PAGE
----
Cailin Mo Rùin-sa
I noticed that this "Gaelic waltz" wasn’t here, after commenting on the submission of "Mo Mhàthair".
A very well known tune and song, composed by the late Donald Ross, a Gàidhlig singer from Ullapool.
One to play for your granny. Note that the tune is hexatonic. There is no G. It could have been submitted in A mixolydian, and is playable on the Highland pipes. However, most box players I’ve heard would use the G# in harmony. It might be better to keep it sparse. Florence Wilson, the clarsach player who accompanied Donald Ross on his 1962 recording of the song, did use the G# note, but it wasn’t "in your face" like some box players might present it.
The words in Gàidhlig:
Cailin mo rùin-sa is leannan mo ghràidh,
Ainnir mo chridh-sa ‘s i cuspair mo dhàin.
Tha m’inntinn làn sòlais bhi tilleadh gun dàil,
Gu cailin mo rùin-sa is leannan mo gràidh.
B’òg chuir mi eòlas air leannan mo ghràidh,
‘S a rinn mise suas ri’sa ghleannan gu h-àrd;
A gnuis tha cho aoidheil, làn gean agus bàigh,
Is mise bhios cianail, mur faigh mi a làmh.
Gur tric sinn le chéile gabhail cuairt feadh an àit’,
‘S a falbh troimh na cluaintean gach bruachag is màgh;
Na h-eoin bheag le smudan a’ seinn dhuinn an dàn,
‘S toirt fàilte do’n mhaighdinn d’an d’thug mi mo ghràdh.
Bha mise làn aoibhneis nuair fhuair mi cheud phòg,
Bho’n chaileig ghrinn uasail tha aighearach òg.
‘S e mo mhiann is mo dhùrachd, cho fad ‘s bhios mi beò,
A bhi pòsd’ ris a’ ghruagaich tha suairc agus còir.
Ross translated the title as "The Maid I Adore", but there is an English version where the title is translated to "Dearest My Own One", the chorus being:
Dearest my own one, oh won’t you be mine,
Full of devotion, so modest and kind?
My heart’s full of longing and yearning for you;
Come close to me, darling, you know I’ll be true.
Anyway, enough of that. One to have under your belt if you are playing a dance in Achiltibuie.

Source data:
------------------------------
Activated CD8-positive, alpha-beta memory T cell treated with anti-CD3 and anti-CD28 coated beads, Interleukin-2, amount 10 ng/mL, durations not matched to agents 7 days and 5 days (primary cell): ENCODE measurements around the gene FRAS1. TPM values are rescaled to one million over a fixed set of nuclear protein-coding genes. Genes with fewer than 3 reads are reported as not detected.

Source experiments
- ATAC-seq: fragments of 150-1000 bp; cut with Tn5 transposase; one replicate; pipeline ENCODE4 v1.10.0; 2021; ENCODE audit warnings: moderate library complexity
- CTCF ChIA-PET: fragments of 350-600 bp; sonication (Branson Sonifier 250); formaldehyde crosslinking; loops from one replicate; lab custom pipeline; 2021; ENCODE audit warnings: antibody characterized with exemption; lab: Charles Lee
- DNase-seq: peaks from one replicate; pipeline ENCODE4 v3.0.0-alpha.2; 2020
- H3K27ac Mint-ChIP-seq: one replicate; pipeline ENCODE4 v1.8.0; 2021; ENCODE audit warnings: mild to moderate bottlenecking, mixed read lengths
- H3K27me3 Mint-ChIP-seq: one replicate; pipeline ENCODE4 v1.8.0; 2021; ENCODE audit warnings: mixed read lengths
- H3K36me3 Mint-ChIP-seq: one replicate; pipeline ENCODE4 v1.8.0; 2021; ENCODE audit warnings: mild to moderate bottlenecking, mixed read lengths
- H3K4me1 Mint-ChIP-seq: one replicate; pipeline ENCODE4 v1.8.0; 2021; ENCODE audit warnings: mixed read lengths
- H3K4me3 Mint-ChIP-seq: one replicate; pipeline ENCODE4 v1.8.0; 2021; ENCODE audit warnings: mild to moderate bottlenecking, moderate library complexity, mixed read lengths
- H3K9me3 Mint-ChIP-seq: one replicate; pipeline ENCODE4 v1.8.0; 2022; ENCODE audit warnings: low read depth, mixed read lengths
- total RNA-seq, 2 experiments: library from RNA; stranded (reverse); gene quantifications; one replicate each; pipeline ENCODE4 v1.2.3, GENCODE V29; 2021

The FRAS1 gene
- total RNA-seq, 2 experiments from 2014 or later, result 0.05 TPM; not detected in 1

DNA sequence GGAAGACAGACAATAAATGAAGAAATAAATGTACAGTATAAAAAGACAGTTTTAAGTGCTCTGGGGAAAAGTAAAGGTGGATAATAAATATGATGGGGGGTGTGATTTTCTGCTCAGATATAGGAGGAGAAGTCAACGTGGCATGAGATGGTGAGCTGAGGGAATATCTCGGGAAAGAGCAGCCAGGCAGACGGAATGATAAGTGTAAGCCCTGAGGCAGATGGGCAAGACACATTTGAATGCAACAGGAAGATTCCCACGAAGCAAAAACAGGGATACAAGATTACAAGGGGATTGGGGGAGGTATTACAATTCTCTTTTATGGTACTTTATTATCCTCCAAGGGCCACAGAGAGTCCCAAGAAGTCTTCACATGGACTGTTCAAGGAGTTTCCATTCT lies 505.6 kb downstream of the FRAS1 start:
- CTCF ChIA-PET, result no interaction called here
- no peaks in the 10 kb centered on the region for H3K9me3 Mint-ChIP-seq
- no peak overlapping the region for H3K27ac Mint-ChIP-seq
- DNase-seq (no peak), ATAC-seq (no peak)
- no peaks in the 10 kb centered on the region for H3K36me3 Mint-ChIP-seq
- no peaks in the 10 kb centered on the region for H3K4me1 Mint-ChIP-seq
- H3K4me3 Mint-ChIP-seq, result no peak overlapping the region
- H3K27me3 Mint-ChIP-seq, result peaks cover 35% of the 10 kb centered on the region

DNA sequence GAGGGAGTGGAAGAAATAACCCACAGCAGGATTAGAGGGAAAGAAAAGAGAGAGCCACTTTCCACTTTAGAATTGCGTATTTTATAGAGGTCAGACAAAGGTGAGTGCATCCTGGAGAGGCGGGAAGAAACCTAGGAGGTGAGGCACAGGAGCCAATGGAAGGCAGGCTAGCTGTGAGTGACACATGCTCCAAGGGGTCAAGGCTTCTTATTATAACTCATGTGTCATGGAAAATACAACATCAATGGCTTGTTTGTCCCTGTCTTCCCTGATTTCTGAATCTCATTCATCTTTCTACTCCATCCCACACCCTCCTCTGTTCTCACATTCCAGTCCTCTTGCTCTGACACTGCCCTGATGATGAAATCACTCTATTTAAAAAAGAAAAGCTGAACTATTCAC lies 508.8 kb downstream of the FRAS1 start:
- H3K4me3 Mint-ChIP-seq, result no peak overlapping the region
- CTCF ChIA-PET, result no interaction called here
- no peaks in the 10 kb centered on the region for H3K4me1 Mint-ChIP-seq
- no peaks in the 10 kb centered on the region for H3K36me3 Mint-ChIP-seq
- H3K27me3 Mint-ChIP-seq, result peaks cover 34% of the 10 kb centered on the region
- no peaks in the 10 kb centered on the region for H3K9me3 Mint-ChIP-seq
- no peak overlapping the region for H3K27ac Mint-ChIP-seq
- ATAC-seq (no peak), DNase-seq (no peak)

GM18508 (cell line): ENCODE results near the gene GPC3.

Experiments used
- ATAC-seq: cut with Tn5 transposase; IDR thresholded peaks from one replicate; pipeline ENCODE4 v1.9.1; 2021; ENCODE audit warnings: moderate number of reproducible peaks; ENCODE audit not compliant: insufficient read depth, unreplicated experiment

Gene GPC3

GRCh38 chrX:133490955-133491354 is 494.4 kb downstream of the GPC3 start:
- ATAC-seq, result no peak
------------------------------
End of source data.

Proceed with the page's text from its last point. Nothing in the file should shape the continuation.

Here is Donald himself from the 1962 recording:
Cailin Mo Rùin-Sa, X:2
This is the version that Sandy MacIntyre from Cape Breton included in the book he gave to his students. I’m pretty sure this is how Shelly Campbell played it for us at the Buddy School but I have to find the recording to check.
I love this tune for it’s simplicity and often change the key around to teach it to my students. It’s nice to start in once key and then change as well.
Re: Cailin Mo Rùin-Sa
Any ideas where i might get a copy of Sandy MacIntyre`s book.Thank You
Re: Sandy’s book
Well, from Sandy himself in Toronto, Ontario. I’m not sure of how much he teaches now but there is a group class that he’s part of.
Mel Bay has published a book of his sets https://www.melbay.com/Author/Default.aspx?AuthorId=37854
It includes a good portion of what is in the compilation book that I have.
Re: Cailin Mo Rùin-Sa
I think I once saw Sandy’s book (spiral bound with white cover) for sale in the shop at the Gaelic College at St Ann’s (that’s maybe where I got my copy) but I doubt it’s on sale widely as there are copyright issues, with large chunks photocopied from Kerr’s, amongst other collections. But it gives a pretty good cross-section of the (mostly old) repertoire as it was in Cape Breton fifteen years ago. There are a number of modern tunes as well, including, rather amusingly, "The Ferret" by one Andy Renwick.